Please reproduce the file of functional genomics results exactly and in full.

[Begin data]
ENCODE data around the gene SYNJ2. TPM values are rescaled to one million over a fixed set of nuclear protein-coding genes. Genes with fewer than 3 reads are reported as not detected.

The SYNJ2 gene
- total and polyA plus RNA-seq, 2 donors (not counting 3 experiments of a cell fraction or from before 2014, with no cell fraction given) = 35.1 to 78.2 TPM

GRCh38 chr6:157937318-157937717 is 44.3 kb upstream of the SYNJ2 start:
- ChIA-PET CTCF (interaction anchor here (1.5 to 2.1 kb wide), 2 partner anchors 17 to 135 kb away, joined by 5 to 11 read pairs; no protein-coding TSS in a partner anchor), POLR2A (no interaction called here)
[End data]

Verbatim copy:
ENCODE data around the gene SYNJ2. TPM values are rescaled to one million over a fixed set of nuclear protein-coding genes. Genes with fewer than 3 reads are reported as not detected.

The SYNJ2 gene
- total and polyA plus RNA-seq, 2 donors (not counting 3 experiments of a cell fraction or from before 2014, with no cell fraction given) = 35.1 to 78.2 TPM

GRCh38 chr6:157937318-157937717 is 44.3 kb upstream of the SYNJ2 start:
- ChIA-PET CTCF (interaction anchor here (1.5 to 2.1 kb wide), 2 partner anchors 17 to 135 kb away, joined by 5 to 11 read pairs; no protein-coding TSS in a partner anchor), POLR2A (no interaction called here)